England in the Nations League: A relegation with honor – Sport


Nothing knocks Gareth Southgate down that easily. As if to prove his own steadfastness, England’s national coach kept his composure at all times in the last group game of this Nations League round against Germany. Southgate was neither saddened to death after the interim 0: 2 nor was he overjoyed after the 3: 2 – in contrast to his fickle compatriots at Wembley Stadium, who after the late German equalizer no longer knew how to make it 3: 3 should classify. The newspaper TheTelegraph summed up the state of mind in typically British hyperbole: “Ecstasy… and agony!”

There is little that Southgate, 52, has done more than perhaps practice penalties in his six-year tenure than emancipating his side from the fickle whims of a nation that seems to know nowhere between pride and humility.

Because as a reason for that England Since the home win at the 1966 World Cup, Southgate analyzed the lack of team spirit, leadership, discipline and stability when he joined. He has been honing these virtues ever since. The result could be admired on Monday – at exactly the right time, eight weeks before the start of the World Cup in Qatar: His team has quite a lot gritas it is called in English, in German: Schneid.

The fans whistle, the leading media are working on Southgate: He has “never been a good coach”, says the “Times”

Without this strength of character it would probably not have been possible to fight back against the Germans in the acid test. Especially not from the point of view of how the English fans and media have dealt with the coach and some professionals in the previous weeks. As a reminder: After 22 competitive games without defeat in regular time, England recently suffered a well-founded setback in the form of six games without a win (including three draws against Germany and Italy), which were mainly due to blatant personnel concerns. Despite this, fans booed Southgate and called for his dismissal. The leading media also worked on him: The BBC called the descent of the English into the B class Nations League “shameful”, the Times thought Southgate had “never been a good coach”. His coaching lacks “determination” and he risks wasting a “good generation of players”. Seriously?

England in the Nations League: So what are we going to do with this strange evening?  The national coaches Hansi Flick and Gareth Southgate (from left) do their best after Wembley's 3: 3 - and smile bravely.

And what are we going to do with this strange evening? The national coaches Hansi Flick and Gareth Southgate (from left) do their best after Wembley’s 3: 3 – and smile bravely.

(Photo: Paul Chesterton/Imago)

Seriously, after the dismissal of the coaching flop Sam Allardyce, which lasted only 67 days, England’s national team was on the ground in autumn 2016 (keyword humility!). Since then, Southgate has gradually helped the motherland of football to flourish. In 2021 he led England to their first EURO final, which they lost to Italy on penalties but rightly caused a frenzy in the country. However, the public did not seem to be able to deal with this sense of achievement. Instead of gratitude, the exaggerated sense of entitlement was suddenly back (arrogance!). This became clear in the duel with archrival Germany, when England scored a hat-trick within twelve minutes through Luke Shaw (71′), Mason Mount (75′) and Harry Kane (83′, penalty). The fans hugged each other, the beer splashed through the air, there was a folk festival atmosphere like at the EM a year ago.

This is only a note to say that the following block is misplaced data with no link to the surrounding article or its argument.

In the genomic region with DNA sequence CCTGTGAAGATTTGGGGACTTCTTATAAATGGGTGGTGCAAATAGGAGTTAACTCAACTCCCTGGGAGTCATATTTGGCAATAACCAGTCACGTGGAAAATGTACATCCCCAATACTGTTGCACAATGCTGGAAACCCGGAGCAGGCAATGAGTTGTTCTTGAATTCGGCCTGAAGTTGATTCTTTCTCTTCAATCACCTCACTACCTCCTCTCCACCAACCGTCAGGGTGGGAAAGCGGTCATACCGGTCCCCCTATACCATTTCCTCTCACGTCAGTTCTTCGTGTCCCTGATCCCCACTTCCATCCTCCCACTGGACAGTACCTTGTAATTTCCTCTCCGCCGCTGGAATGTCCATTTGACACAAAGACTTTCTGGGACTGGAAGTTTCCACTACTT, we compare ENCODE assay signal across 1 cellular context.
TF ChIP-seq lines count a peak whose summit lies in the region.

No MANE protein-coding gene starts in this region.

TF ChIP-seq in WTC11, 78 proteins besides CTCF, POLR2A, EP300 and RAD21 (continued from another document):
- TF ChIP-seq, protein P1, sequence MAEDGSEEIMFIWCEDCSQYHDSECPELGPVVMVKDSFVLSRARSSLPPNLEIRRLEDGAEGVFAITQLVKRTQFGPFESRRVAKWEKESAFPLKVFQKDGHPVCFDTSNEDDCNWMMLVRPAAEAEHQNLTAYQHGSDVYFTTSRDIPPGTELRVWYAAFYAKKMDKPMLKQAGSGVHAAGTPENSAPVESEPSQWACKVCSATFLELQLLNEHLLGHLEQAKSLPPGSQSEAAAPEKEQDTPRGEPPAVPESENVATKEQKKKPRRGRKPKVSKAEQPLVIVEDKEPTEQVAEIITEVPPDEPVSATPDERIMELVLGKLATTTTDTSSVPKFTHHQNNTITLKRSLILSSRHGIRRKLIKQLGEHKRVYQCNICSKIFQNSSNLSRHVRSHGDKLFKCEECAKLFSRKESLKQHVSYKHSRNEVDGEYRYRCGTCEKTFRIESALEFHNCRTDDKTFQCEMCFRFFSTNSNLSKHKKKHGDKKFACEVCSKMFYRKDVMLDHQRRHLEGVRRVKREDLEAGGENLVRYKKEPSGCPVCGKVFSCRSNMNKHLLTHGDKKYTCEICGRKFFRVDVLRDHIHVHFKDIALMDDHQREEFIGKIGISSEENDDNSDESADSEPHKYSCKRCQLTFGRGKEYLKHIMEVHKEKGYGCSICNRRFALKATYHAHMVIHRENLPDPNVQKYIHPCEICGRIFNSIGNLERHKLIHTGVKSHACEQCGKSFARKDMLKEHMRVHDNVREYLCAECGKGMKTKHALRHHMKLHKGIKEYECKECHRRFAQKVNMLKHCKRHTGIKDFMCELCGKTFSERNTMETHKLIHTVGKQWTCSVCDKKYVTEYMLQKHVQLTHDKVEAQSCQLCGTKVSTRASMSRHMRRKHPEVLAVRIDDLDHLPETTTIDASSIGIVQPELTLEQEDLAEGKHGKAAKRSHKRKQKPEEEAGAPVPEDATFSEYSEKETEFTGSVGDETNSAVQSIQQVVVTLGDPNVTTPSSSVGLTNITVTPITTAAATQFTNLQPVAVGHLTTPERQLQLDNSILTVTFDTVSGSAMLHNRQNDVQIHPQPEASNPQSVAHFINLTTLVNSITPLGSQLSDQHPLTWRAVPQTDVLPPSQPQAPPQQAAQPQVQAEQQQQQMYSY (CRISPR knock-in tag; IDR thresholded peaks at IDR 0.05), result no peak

The critics now use this game sequence as evidence that Southgate should only let his eleven storm forward. From their point of view, England have a highly gifted attacking line that would hooray always score a goal more than the shaky defense could allow. Southgate – who always failed as a national player with even more renowned teammates due to internal arrogance within the team – considers the argument to be too short-sighted. His experience has taught him: With hara-kiri tactics, a deficit can sometimes be turned around or a game won. But definitely not a tournament.

For this reason, Southgate also resisted media pressure to throw his principles overboard against Germany: he stuck to his three-man defence, trusted warhorses like Harry Maguire, dispensed with the forward-focused Liverpool right-back Trent Alexander-Arnold and left out act on an orderly defense. This initially resulted in a decent counter-football. Later, when England fell behind after a penalty owed by Maguire, he intensified the attacking effort with the substitution of goalscorer Mount. The game would have put Southgate in a good position to take a stand against the excessive coverage afterwards. Instead, he said his players were “fantastic”, took “individual and collective responsibility” – and “all this experience” (of the previous days) made the team grow.

Since the World Cup is “putting pressure” on anyway, Southgate added it was “better” to have felt it now. This is probably his most important finding – and that he has built a team that isn’t knocked over as easily as he is.



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